2. Exposure to Persistent Moisture
Although pressure-treated wood is made to withstand deterioration, moisture can still penetrate it.
It can nevertheless become saturated and susceptible to rot when exposed to continuous, extended moisture, such as when submerged in water or persistent ground contact. These situations cause a delayed leaching of the preservatives.
3. Chemicals Reactions
As mentioned earlier, pressure-treated wood is wood that has undergone a chemical process that keeps the wood from rotting and makes it resistant to it.
But because they are chemicals, they can still interact chemically with galvanic screws or nails that are inserted into pressure-treated wood which we call galvanic rotting.
Galvanic rotten wood is typically hard to fix, it requires the replacement of the galvanic nails and screws.
How to Stop Pressure Treated Wood from Rotting?
Now I’m going to share with you the most effective methods to stop your loving pressure-treated wood furniture and woodwork from rotting.
Just keep reading!
1. Seal Your Wood
As the name implies, sealers can seal your surface and can provide an extra layer of protection.
So, it is an efficient way to increase the durability of pressure-treated wood to rot and decay as well.
These days, you can easily buy pressure-treated wood-specific sealers from the market. It could be paint, stain, varnish, sealant, oil, etc., and can choose according to your particular necessity.
You can also use Flex Seal to fix rotted wood!
Let’s see how to apply a sealer properly on your pressure-treated wood.
You will need the following items.
- An appropriate sealer
- A brush, roller, or a sprayer
Now, follow these steps.
1. Ensure that your wood is completely dry and clean
Wood should be dry if it was just purchased.
If not, let it air dry after buying for a few weeks. Remove any dirt, debris, or mold that may have accumulated by cleaning the wood.
You can use a clean tack cloth or any other alternative for the cleaning process.
Simply you can sprinkle some water on the deck’s surface to determine whether it is entirely dry.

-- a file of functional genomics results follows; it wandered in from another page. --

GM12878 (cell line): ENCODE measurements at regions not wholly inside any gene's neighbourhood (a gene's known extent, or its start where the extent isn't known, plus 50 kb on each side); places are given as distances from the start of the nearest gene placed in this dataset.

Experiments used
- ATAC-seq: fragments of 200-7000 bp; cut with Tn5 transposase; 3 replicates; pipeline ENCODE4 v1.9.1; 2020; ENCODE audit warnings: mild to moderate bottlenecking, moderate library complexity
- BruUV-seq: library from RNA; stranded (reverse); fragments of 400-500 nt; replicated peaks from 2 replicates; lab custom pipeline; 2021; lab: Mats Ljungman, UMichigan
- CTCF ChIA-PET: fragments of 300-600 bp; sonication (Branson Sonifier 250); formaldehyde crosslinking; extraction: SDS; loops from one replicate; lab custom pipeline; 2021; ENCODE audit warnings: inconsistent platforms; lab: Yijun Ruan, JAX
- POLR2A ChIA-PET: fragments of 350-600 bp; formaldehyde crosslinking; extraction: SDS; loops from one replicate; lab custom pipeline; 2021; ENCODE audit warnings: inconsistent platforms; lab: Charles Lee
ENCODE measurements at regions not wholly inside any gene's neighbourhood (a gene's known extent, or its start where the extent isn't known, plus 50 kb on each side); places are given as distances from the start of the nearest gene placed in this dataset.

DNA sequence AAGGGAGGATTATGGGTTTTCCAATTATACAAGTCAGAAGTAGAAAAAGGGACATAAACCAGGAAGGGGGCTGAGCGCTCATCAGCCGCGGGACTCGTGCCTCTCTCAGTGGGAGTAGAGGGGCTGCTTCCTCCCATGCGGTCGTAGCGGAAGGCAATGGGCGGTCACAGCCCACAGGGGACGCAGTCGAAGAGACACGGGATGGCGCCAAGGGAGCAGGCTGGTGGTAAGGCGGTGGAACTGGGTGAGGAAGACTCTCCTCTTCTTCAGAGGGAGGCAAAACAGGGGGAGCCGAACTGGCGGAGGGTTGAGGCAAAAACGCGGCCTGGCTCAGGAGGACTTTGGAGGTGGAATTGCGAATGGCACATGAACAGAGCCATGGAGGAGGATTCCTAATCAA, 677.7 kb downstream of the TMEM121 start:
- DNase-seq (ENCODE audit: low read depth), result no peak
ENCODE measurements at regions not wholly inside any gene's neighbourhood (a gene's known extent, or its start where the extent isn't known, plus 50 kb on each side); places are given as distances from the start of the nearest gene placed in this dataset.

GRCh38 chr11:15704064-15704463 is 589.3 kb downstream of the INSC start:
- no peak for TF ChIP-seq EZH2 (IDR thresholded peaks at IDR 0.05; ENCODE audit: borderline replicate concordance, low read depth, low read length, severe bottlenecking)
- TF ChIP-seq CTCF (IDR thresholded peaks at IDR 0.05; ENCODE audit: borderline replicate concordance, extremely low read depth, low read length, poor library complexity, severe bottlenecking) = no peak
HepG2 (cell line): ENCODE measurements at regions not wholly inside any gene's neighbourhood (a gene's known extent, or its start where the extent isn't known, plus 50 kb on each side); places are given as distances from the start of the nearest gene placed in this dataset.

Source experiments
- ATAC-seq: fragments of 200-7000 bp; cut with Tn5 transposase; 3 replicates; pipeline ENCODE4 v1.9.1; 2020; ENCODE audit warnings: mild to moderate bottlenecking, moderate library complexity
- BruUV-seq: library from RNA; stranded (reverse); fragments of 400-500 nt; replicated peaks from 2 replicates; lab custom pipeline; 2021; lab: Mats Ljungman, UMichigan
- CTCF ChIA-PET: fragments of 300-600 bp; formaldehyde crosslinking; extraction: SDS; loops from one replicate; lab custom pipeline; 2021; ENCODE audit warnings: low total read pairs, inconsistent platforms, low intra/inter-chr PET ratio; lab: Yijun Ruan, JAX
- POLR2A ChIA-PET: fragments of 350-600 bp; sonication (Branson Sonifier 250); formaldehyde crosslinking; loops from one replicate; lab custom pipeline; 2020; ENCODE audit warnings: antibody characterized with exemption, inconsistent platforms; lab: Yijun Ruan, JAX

You can go ahead if the water has completely absorbed into the deck. On the other hand, you must wait longer if the water beads on the deck surface.
2. Apply Sealer
To apply the sealer adhere to the manufacturer’s instructions. Use a brush, roller, or sprayer and apply a generous, equal coat, making sure to cover all areas, including the cut ends.
Some sealants might require pressure spraying.
To safeguard the quality of your wood surface, make sure the pressure isn’t too high for these. After you’ve finished spraying, remove the moist layer by brushing.
The end grain of the wood should receive extra attention because it is frequently more prone to moisture penetration. To these areas, add more sealer.
3. Allow Drying Time
Allow the sealant to finish drying. Follow the manufacturer’s instructions as drying time frames can vary depending on the product and environmental factors.
4. Apply Multiple Coats If Needed.
Following sealing, you can sprinkle some water on the surface to observe how quickly the water is absorbed by the wood.
You may need to recoat if it absorbs rather quickly.
Wood sealing is adventitious because sealers are cheap and easily available in even small stores.
But, the disadvantage includes the reapplication necessary when highly exposed to wear and tear.
To protect pressure-treated lumber from moisture, you will need to reapply nearly every year.
2. Use of Mildewcides
To further safeguard pressure-treated wood from rot and fungal infestations, use mildewcides, which are substances created to stop or hinder the growth of mildew and other fungi.
Mildewcides are frequently used with wood sealants and preservatives.
The pressure-treated lumber should be cleaned with mildewcides for best results and then allowed to dry before being coated.
3. Regular Inspection
Even while a sealant offers strong protection against moisture damage, you will need to reapply it from time to time, at least once a year.
Keep your treated wood coated and keep an eye out for signs of wear and tear, mildew, mold, or other fungal growth. Your treated wood won’t rot if you do this!
The structural integrity of the wood might be affected by loose or corroded screws, nails, or other hardware. As necessary, change or tighten them.